Reply To: Contracts have same problems as Constitutions?


I ran across this succinct definition of the State by Murray Rothbard:

I define the state as that institution which possesses one or both (almost always both) of the following properties: (1) it acquires its income by the physical coercion known as “taxation”; and (2) it asserts and usually obtains a coerced monopoly of the provision of defense service (police and courts) over a given territorial area. An institution not possessing either of these properties is not and cannot be, in accordance with my definition, a state.

It seems a Homeowners Association established by some kind of perpetual contract (such as a restrictive covenant) that includes some means to collect revenue to pay for common expenses, which also includes the provision of a private contracted security force, could easily meet these criteria.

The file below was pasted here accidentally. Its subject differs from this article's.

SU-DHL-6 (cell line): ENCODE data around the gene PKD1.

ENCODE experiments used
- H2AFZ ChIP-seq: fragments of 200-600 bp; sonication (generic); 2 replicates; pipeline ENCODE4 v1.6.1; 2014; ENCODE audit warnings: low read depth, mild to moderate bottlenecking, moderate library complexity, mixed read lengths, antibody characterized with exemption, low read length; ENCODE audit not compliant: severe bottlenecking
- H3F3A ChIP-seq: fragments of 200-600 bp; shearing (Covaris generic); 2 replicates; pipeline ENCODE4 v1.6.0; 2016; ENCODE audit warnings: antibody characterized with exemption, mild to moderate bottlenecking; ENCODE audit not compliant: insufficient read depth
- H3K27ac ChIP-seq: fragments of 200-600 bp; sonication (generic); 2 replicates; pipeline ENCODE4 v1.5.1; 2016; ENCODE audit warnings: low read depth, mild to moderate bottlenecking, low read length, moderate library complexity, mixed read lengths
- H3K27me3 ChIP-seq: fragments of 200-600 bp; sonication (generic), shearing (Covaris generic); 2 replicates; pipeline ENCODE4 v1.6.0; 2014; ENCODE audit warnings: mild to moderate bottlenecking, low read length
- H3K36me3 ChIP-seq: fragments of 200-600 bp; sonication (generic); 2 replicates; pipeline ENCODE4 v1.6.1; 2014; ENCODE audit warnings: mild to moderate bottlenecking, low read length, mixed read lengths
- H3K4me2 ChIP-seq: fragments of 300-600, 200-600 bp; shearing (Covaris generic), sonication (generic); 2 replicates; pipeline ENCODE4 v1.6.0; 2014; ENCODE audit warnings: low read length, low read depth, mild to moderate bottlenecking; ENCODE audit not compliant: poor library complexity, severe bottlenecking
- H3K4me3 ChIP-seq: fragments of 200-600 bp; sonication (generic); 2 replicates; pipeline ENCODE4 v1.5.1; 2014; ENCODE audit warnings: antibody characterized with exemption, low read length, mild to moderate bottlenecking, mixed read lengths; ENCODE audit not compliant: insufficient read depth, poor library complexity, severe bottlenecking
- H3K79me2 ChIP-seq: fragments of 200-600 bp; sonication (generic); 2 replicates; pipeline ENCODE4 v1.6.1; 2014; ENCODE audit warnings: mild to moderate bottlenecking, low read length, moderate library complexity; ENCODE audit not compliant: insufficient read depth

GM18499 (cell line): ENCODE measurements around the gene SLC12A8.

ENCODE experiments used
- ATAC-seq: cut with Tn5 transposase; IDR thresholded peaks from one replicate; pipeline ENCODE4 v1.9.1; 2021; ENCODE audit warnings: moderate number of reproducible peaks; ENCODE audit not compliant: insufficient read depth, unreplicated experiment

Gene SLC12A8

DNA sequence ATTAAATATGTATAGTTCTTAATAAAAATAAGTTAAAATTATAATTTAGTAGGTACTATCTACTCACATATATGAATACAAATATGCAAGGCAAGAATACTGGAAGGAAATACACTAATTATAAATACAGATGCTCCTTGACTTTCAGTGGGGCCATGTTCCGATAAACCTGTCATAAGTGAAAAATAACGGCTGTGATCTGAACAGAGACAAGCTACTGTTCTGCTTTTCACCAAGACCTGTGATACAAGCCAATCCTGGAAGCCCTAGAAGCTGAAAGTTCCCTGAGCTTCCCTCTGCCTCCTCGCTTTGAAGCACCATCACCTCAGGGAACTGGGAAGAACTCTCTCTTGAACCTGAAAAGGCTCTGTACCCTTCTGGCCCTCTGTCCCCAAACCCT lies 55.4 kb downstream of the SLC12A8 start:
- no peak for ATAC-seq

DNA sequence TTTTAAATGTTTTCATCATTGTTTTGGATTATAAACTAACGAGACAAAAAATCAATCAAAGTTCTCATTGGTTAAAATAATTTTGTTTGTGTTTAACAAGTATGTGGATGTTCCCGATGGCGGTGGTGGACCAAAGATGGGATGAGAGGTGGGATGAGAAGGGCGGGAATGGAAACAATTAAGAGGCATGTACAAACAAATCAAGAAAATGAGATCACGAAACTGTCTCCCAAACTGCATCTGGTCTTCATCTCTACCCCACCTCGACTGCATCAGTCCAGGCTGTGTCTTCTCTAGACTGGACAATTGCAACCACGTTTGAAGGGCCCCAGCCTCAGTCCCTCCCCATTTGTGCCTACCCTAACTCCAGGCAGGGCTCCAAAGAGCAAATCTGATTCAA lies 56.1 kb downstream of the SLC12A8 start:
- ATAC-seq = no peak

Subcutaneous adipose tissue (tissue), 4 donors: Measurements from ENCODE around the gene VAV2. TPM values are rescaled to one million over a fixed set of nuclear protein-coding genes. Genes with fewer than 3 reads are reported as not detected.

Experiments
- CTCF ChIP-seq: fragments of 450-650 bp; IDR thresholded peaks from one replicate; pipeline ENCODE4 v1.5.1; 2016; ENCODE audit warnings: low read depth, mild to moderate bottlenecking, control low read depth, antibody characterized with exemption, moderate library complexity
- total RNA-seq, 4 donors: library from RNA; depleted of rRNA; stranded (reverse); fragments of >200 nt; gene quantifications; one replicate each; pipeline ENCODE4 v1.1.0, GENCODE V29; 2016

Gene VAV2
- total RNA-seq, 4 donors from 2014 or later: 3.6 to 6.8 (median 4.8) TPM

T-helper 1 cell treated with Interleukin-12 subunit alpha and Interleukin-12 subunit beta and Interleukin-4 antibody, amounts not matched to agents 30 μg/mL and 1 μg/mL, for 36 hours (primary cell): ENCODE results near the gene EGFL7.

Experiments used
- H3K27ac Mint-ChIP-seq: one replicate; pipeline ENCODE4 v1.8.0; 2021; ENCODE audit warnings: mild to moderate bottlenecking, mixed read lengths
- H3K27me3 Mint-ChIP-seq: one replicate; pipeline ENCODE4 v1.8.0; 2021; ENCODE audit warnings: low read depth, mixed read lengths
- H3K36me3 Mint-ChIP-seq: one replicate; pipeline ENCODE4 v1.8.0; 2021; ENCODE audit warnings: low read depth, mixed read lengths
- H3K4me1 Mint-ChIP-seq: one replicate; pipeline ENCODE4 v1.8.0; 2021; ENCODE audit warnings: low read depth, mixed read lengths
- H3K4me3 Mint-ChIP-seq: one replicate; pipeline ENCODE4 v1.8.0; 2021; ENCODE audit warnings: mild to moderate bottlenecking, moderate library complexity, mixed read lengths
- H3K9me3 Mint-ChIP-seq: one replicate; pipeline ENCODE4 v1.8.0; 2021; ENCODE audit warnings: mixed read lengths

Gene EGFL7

Is there a qualitative difference between such an HOA and a State?

It would seem that an anarchist society would need to avoid certain kinds of contracts to avoid gradually taking on the characteristics of a State. And these HOA contracts would fall into that category. What other kinds of things would need to be avoided?